Resto Review: Going Corse in Lourmarin
Food75%
Wine80%
Service80%
Atmosphere80%
Value70%
77%Overall Score
Reader Rating: (0 Votes)
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Perestrello Geller eats at Cafe de La Fontaine, Lourmarin IMG_1727

***** Mistral Proof dining

Price – €90 for two, with shared starter, mains, and shared cheese board, and a bottle of Corsican pink.

Photo of terrace taken the day after the mistral!

Photo of terrace taken the day after the mistral!

The editor called me in at the beginning of the month. He wanted to have a chat about my reviews, they were excellent as always, he began with the required dose of praise, but he felt that my view of the fairer sex was somewhat antiquated. I explained that I grew up in an era when patting a pretty woman on the bottom was a perfectly acceptable show of affection and that it should be no surprise if occasionally I admire the female form in a restaurant review. Yes, yes, said the editor, this is just a kindly word in the ear to tone it down a little.

And then we went to lunch. That day the mistral was moaning like a lady of the night, the sky was blue and we needed to find a sheltered spot in the sun. Guru headquarters are in the village of Lourmarin and so the editor suggested that the new restaurant, Number 9, opposite the venerable old girl that is the Moulin, might be an appropriate place to review. ‘There’s a sheltered little courtyard’ he promised, ‘and a good 17 euro lunchtime menu.’ The little cobbled rue that Number 9 sits on turned out to be a wind tunnel and the mistral screamed climatically in the promised courtyard, so we headed elsewhere.

I don’t usually review cafes, there are too many of them and the food tends to be stereoptypical and boring. We sat down at a table in the sun in front of Cafe de La Fontaine. Here the wind barely whimpered and the sun was pleasantly strong. Like waving a red flag in front of a bull, the editor told me that I was going to like the owner, a Corsican girl, jet black hair, flick knife temperament, type of woman you don’t want to get on the wrong side of. I nodded, pleased that my dark glasses hid the furtive glance I cast at the legs of a couple of young blondes who pranced past like fillies in the parade ring.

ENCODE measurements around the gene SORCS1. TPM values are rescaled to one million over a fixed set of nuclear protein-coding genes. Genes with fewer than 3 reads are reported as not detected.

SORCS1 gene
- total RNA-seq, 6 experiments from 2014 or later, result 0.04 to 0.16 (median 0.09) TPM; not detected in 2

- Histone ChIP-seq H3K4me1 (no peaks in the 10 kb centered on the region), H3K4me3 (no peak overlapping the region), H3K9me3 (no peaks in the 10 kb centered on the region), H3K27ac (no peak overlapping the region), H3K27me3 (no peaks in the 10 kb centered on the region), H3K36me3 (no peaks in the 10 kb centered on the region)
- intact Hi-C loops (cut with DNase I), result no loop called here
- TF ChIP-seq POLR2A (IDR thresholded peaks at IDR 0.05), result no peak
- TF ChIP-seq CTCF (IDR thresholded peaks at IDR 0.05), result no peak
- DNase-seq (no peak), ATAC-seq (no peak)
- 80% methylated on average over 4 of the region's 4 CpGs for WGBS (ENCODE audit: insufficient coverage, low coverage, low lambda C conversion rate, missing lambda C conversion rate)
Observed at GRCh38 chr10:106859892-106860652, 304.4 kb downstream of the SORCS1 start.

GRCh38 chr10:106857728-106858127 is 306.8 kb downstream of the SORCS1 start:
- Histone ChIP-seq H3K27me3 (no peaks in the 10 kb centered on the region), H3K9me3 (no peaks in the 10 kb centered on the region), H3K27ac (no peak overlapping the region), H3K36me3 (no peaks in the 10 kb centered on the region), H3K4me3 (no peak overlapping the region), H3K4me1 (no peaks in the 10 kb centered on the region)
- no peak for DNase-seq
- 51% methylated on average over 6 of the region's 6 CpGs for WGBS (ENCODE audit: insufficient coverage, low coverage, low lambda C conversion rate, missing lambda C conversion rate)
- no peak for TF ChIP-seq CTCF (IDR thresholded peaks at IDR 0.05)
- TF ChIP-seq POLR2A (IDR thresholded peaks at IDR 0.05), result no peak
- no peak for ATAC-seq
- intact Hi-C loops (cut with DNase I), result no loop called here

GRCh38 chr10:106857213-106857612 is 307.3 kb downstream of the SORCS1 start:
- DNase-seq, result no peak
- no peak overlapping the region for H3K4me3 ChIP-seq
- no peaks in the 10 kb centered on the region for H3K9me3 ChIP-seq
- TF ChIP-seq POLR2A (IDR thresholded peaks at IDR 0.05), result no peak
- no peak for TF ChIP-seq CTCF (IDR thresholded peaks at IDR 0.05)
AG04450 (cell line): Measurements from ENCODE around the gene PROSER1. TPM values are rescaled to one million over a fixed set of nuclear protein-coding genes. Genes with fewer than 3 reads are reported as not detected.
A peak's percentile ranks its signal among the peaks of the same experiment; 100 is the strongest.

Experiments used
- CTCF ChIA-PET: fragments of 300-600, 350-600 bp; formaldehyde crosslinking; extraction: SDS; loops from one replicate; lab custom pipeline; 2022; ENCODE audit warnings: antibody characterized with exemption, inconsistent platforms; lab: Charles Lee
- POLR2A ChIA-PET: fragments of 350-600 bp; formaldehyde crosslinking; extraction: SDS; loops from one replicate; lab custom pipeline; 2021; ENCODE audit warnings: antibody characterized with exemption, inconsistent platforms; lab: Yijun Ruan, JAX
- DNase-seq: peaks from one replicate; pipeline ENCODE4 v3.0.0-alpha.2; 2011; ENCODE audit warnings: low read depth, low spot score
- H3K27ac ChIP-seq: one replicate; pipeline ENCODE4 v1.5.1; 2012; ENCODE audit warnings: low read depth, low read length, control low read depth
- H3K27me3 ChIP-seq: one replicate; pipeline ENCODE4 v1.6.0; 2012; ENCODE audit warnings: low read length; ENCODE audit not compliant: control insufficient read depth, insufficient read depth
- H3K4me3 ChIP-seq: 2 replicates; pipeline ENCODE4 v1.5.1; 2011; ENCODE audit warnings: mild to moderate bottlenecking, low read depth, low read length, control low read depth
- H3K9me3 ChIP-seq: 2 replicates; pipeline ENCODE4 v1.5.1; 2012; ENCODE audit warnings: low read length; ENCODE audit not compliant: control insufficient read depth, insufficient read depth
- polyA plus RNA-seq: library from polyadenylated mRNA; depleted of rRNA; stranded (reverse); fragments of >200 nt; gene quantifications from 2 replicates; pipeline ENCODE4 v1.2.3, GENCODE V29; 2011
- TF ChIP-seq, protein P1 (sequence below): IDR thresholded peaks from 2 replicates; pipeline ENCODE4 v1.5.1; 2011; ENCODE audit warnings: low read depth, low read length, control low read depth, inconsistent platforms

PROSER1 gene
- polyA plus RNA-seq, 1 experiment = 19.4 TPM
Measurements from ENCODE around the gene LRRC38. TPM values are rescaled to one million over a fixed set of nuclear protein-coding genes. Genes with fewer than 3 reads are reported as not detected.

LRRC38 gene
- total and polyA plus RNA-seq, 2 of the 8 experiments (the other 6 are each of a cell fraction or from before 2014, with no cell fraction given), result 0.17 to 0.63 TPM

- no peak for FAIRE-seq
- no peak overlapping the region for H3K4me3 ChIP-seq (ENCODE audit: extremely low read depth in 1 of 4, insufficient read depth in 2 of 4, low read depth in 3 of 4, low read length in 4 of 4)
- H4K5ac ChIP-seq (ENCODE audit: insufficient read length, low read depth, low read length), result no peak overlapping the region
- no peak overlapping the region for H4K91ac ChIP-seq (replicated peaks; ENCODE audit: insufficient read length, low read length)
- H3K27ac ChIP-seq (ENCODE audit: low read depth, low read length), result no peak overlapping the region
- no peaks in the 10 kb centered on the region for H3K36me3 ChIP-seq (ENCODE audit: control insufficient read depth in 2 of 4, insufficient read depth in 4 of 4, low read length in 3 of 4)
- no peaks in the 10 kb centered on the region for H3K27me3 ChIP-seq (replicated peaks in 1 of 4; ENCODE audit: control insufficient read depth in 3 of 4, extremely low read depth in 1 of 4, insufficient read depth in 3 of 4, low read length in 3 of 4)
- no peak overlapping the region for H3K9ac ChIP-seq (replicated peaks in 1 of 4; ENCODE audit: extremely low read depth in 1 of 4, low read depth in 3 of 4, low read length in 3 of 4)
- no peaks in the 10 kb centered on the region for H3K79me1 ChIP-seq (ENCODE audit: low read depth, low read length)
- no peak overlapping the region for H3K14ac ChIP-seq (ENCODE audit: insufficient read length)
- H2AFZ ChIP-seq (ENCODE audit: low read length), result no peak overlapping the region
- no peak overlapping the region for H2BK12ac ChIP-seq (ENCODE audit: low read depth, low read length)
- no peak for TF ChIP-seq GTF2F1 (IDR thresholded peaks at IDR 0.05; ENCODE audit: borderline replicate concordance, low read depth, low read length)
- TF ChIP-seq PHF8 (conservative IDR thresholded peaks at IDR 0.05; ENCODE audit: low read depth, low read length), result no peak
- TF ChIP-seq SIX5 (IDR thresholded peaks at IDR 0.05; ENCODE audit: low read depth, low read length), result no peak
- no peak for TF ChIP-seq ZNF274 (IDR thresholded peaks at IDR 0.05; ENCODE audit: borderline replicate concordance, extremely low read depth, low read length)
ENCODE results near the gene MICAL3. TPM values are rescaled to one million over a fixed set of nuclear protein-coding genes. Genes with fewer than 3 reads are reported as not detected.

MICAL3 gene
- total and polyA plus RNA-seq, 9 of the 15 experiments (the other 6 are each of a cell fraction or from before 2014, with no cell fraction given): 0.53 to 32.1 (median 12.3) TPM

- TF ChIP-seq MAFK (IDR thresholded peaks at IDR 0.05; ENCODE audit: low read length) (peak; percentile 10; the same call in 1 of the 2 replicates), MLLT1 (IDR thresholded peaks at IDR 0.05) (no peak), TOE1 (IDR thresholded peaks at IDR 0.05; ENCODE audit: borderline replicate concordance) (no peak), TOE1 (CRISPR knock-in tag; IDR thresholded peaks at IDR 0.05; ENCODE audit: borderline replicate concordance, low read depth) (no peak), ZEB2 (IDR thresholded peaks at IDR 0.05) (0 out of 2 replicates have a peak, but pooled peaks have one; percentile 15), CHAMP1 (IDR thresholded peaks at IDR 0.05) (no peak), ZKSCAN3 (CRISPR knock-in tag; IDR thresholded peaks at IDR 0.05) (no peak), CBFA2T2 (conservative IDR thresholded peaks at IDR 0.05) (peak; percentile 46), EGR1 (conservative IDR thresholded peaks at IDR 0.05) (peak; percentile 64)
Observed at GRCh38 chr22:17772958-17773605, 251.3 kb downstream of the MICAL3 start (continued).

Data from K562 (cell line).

When, the owner, appeared to give us the menus, she was in a pleasing temper. The mistral had knocked over her flower

Cafe de La Fontaine in the heart of Lourmarin

Cafe de La Fontaine in the heart of Lourmarin

pots, there were glasses shattered all over the pavement, and it seemed as if serving lunch would all be too much trouble for her. For once the editor was right. I liked her instantly. She was a vrai Corsican, proud, beautiful and for the inhabitants of that island surprisingly tall. The menu featured the usual dreary cafe standards of salads and steaks, but also a long list of Corsican specialities, including the famed charcuterie.

While England has been having its horse meat scandal France has been mired in a Corsican charcuterie crisis. Dried meat from Corsica is so special because of the diet of the pigs and boars. The animals roam the island eating almost exclusively acorns, which gives the meat its particular full flavour. This however is an expensive way of producing ham  and some sharp eyed business men have figured out its much better to ship pigs over from the mainland, slaughter them in a Corsican abattoir, and label the resulting product as Corsican charcuterie.

‘C’est le vrai charcuterie?’ I asked.

The owner’s dark eyes looked at me with contempt. I liked her even more. We finished ordering and chose the wine,  a bottle of rosé from Clos Landry just outside Calvi.

‘I once did a degustation there,’ I made small talk with the owner, ‘mid-way through the gendarmerie turned up, I thought they were going to charge me with drink driving, instead they shared a couple of glasses with me.’

‘That’s so Corsican,’ she laughed, touching my knee with delight. The editor looked away.

The food when it came was everything I had hoped for.

The Corsican charcuterie was dense, meaty and full of that nutty flavour which calls to mind the intense smells of the island’s garrigue. The editor and I fought over every last slice. My main was a figatelli – a spicy Corsican sausage grilled over a wood fire, until the skin was crisp and full of the flavour of oak. It arrived with a salad, patate au four, and roasted tomato scattered with dried wild herbs.

The editor explained the cafe didn’t have a kitchen and that all the mains were cooked on the open fire I could see right next to the bar. We finished with a shared cheese board, including a Corsican fromage de chevre which was like no other I had ever tasted. It was so salty and intensely flavoured that I could manage only the smallest sliver. Like everything else in this restaurant there was no doubting its authenticity. By the end of the meal I was replete, and full of fond memories of La Corse, the cows wandering in the middle of the road, the white sandy beaches, and the warm embrace of the locals to all tourists as long as they weren’t French!

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